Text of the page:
There are many tools I sharein my work, but one of the foundational methods is the SEE Technique™. When you change what a jury sees, you change what you get. Change their perspective, get more wins. Change your perspective, get more wins. The SEE Technique™ is how you change what people see.

The SEE Technique™ is simple. When you’re advocating for yourself, your ideas and your potential, you use:


Collect and create stories that support what you want your jury to believe. Know your jury well enough to share stories that will resonate with them. That may mean you choose different stories for different juries. And make sure you’re considering the stories the other side is using and countering them as often as possible.


Collect and create evidence that supports your case. Evidence is data. Every jury wants to hear evidence different ways, so know your jury and how they like to hear and see the evidence. Present it in different ways that speak to different people. Don’t be afraid to play with the evidence.


Focus your energy on what you want to believe. Every advocate has doubts. When you work to disprove the other side, you have to be willing to see where they’re right. That can lead to doubt. But remind yourself regularly what you want to believe and why, and that energy of belief will be contagious. You can’t sell it if you dont’ buy it. Your energy has to make it clear that you buy it.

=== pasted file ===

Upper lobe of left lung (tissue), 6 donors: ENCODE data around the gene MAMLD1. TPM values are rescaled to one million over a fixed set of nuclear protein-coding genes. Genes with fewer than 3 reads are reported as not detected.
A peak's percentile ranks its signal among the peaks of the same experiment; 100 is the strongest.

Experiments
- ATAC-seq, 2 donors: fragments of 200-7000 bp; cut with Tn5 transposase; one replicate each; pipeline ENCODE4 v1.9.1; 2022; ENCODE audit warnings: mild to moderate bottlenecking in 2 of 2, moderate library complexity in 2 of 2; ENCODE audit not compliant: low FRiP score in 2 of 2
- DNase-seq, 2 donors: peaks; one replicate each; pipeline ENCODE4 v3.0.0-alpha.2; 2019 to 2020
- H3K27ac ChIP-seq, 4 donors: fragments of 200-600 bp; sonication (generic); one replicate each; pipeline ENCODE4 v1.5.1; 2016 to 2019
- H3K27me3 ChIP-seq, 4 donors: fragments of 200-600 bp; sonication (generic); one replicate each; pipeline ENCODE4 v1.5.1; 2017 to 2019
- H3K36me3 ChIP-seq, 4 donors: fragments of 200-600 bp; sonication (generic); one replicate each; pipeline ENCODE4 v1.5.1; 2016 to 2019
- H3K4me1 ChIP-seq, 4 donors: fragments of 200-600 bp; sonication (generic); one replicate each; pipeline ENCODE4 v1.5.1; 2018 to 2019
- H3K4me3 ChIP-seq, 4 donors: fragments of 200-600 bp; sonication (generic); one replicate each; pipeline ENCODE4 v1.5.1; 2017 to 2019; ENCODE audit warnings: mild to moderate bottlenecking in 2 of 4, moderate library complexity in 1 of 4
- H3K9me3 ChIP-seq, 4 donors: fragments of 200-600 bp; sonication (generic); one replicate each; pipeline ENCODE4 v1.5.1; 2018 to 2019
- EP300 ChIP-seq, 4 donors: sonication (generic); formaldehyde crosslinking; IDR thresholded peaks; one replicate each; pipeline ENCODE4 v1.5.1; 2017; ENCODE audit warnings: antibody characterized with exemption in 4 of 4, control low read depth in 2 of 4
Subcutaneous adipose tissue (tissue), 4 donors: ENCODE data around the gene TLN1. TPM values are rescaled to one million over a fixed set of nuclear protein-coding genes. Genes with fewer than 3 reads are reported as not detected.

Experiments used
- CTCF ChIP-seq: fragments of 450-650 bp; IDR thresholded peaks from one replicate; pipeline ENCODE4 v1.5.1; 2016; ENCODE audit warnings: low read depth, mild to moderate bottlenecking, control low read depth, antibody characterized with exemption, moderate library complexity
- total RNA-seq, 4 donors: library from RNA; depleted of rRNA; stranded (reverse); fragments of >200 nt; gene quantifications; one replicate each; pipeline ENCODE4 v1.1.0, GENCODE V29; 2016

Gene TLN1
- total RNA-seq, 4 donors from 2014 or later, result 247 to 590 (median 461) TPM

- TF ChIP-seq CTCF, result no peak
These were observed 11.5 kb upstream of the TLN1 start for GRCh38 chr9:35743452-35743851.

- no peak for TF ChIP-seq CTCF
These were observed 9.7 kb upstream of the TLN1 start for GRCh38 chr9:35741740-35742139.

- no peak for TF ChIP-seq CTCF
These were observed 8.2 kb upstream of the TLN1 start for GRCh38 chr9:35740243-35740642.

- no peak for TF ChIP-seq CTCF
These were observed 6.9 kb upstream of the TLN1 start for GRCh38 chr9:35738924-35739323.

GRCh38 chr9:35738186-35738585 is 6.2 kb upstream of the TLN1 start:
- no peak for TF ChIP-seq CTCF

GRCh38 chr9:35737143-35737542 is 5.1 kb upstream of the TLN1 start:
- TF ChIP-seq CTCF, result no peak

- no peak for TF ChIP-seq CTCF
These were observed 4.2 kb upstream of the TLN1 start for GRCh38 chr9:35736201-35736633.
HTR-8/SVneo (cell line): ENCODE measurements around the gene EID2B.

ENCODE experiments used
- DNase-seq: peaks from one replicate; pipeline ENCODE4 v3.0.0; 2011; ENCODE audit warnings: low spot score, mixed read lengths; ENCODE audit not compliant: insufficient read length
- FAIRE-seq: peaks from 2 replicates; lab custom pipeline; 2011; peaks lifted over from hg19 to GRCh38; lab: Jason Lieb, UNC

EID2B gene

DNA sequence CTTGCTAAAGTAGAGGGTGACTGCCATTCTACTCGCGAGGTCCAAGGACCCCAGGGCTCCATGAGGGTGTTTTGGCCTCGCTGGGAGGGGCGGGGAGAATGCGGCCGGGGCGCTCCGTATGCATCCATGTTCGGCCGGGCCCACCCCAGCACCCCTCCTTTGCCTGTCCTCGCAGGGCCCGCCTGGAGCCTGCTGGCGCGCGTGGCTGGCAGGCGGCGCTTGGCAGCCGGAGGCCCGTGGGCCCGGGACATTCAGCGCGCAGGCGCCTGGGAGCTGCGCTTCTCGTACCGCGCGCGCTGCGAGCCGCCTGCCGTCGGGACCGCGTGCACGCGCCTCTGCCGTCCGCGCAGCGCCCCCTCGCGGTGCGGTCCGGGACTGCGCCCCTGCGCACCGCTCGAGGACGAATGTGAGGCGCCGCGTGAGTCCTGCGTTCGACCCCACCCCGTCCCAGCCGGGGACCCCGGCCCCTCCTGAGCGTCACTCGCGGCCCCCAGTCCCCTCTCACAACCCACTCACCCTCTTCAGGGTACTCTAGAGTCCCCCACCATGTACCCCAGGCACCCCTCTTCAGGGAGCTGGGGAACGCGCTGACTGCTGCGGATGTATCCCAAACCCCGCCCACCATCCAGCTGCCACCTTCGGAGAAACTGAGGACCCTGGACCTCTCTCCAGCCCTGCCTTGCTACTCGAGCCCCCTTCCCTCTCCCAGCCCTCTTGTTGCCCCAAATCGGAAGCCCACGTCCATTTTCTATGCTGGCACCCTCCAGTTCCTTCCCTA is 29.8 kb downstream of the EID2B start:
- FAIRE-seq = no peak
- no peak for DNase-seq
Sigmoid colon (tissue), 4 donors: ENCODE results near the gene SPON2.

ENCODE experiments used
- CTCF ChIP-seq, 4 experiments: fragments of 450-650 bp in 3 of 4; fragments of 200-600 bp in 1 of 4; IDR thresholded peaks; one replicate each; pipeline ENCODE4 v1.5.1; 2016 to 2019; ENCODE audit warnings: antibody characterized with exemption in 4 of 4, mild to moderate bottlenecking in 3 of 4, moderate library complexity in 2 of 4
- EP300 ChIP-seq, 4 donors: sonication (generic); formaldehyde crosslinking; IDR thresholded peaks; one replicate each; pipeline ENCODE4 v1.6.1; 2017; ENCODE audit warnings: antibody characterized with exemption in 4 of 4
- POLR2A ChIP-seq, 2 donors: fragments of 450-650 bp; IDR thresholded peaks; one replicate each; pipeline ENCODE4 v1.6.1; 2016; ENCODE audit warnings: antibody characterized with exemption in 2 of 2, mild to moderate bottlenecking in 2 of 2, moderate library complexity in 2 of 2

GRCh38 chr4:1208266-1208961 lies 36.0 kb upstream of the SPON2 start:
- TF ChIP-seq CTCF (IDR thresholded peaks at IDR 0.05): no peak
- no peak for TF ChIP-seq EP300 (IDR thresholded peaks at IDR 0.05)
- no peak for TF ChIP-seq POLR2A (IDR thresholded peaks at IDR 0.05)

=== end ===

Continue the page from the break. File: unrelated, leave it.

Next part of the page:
This SEE Technique™ works on all juries. It works best on your Inner Jury because you should know yourself better than anyone. One of the keys to being a strong advocate is knowing your jury. When you’re advocating to your Inner Jury, you know which stories are going to hit home. You know which evidence matters most to you, and how you’ll remember that evidence. And you’ll feel that energy of your own belief so thoroughly that the negative voice won’t stand a chance.

You’ve got to give yourself the opportunity to believe in yourself. When you’re presented with that negative voice in your head, your Inner Jury has to have a choice. The SEE Technique™ will allow you to start making the case for a different voice, a voice that will allow you to achieve your highest potential. If you don’t believe it, it’s hard to see it. But when you do, others follow.

Let’s go back to that woman on trial for murder. She’s about to lose her freedom, her life and her future. Everything she has and everything she’s dreamed of having is about to be on the other side of a prison door, all because there was no one to advocate for her. All she needed was an advocate.

You need an advocate, and it has to be you. No one can do it better because no one knows you better. No one knows your hopes, your dreams, your fears and your potential. You know what you’re capable of and what you can achieve. When you make the case for your potential, you’re far more likely to reach it. It’s time to take on that negative advocate. It’s time to advocate for what you want – and win.

Heather Hansen